The run on the financial markets signalled that investors will not rest until the last remaining social achievements of recent decades are destroyed—and not just in the small countries in the periphery of the euro zone, but throughout Europe.

The political elite understood the message and responded immediately. Last week, the Italian government agreed on an additional cuts package of €45 billion, although it had only recently slashed spending by €79 billion. The German Chancellor and French President agreed to meet at a special summit today to give a sign to reassure the financial markets.

The main topic dominating financial discussions is the introduction of common European bonds—that is, debt issued jointly by all the euro zone countries. So-called euro-bonds would allow countries such as Greece to finance their debt at the same rate as Germany. Greece would face much lower interest rates than before, while Germany would face higher interest rates on its debts.

This is why Germany has so far categorically refused to accept such euro-bonds. Although the German economy, more than any other, has benefited from the euro, Berlin rejects in any form a “transfer union,” a transfer of finances from richer to the poorer countries of the euro zone.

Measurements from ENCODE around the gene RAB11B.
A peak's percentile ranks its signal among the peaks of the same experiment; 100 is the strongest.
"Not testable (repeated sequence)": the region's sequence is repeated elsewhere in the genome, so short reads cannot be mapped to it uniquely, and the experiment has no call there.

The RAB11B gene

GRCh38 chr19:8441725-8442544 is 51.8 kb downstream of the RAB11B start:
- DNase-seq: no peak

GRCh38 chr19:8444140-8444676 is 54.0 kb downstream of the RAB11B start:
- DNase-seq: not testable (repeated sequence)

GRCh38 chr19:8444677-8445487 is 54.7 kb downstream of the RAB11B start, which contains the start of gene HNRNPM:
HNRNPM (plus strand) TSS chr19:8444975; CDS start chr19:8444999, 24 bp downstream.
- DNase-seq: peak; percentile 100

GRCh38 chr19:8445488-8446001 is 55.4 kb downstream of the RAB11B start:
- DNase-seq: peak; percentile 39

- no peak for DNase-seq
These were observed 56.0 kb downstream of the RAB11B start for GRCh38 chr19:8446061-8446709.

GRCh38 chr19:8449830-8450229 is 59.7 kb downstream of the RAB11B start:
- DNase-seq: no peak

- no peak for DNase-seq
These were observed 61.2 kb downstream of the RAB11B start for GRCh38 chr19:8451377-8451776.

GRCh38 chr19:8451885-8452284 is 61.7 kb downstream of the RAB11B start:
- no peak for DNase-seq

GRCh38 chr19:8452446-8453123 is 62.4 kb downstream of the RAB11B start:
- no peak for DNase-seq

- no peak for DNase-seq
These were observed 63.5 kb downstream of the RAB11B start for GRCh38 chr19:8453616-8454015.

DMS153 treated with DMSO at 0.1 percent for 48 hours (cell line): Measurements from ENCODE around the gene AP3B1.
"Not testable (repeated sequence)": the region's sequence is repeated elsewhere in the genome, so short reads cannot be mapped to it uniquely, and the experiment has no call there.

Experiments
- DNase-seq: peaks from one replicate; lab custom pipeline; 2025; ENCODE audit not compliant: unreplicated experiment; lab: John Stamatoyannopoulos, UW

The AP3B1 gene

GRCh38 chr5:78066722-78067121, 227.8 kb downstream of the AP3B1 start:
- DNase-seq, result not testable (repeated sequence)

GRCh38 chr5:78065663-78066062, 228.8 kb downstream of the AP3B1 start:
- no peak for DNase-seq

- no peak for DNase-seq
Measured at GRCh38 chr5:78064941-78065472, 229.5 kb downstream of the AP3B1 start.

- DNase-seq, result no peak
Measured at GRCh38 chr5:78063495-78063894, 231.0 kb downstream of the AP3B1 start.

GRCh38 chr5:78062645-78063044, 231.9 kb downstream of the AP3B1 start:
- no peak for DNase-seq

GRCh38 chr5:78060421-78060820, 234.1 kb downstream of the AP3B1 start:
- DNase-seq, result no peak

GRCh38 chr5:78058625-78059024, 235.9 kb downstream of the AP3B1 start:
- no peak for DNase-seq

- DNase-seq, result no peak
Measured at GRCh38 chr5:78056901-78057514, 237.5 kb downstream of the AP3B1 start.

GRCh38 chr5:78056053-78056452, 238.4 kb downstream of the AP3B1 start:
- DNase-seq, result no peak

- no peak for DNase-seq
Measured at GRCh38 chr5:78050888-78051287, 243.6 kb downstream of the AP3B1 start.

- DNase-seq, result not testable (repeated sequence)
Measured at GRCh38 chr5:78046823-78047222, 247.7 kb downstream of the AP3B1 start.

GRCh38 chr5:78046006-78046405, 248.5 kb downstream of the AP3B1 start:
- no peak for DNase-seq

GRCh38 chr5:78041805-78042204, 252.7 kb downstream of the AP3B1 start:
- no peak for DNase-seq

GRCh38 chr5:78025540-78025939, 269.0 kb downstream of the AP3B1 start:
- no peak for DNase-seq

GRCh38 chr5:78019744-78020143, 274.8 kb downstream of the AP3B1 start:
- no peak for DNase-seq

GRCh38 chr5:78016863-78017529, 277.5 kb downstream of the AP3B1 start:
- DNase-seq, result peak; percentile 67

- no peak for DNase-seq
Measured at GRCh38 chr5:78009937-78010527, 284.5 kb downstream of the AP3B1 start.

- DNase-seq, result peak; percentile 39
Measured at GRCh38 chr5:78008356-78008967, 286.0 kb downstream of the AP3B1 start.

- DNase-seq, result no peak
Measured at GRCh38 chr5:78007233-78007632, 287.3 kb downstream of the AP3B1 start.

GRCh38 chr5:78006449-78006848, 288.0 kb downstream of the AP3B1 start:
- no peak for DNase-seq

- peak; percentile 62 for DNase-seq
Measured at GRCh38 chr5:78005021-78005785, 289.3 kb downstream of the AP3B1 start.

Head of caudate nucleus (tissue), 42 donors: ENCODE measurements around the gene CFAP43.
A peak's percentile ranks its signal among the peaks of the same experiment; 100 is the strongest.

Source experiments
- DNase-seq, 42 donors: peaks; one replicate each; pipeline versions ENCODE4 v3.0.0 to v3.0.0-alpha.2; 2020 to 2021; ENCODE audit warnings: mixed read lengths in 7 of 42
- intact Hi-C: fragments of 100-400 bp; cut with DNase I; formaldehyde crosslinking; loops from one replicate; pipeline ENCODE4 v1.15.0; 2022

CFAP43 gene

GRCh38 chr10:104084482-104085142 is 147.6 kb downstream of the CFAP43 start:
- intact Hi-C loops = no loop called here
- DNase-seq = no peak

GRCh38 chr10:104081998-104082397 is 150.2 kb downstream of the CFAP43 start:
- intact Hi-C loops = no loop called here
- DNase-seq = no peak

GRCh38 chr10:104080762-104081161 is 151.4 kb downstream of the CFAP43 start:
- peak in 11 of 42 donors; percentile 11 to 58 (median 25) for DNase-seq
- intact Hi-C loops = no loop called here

But the pressure on Germany has grown considerably in recent days. In an urgent appeal last weekend Italian Finance Minister Giulio Tremonti called for the establishment of common bonds. Euro-group president Jean-Claude Juncker and EU Monetary Affairs Commissioner Olli Rehn also called for euro-bonds.

In a contribution published in a number of German newspapers, the financial investor George Soros spoke in favour of the introduction of euro bonds. “Germany and other countries with ‘AAA’ bond ratings must agree to some form of euro-bond regime. Otherwise, the euro will collapse,” he told finance daily Handelsblatt.

The German government still officially rejects euro-bonds. And on Monday Chancellor Merkel’s spokesman even explained that euro-bonds were not the subject of the meeting with Sarkozy.

However, the Welt am Sonntag reported over the weekend, citing several government members, that Berlin was now prepared to accept common European bonds if this was the only way to save the euro. The previously chosen route, to help countries with financial difficulties with multi-billion dollar bailouts is reaching its limits.

However, Berlin does not want to openly announce such a move, but negotiate “concessions from its euro-partners” in a longer process, was how Welt am Sonntag described it. In essence, the highly indebted countries must give up their economic and monetary sovereignty and submit to the dictates of the financial markets unconditionally.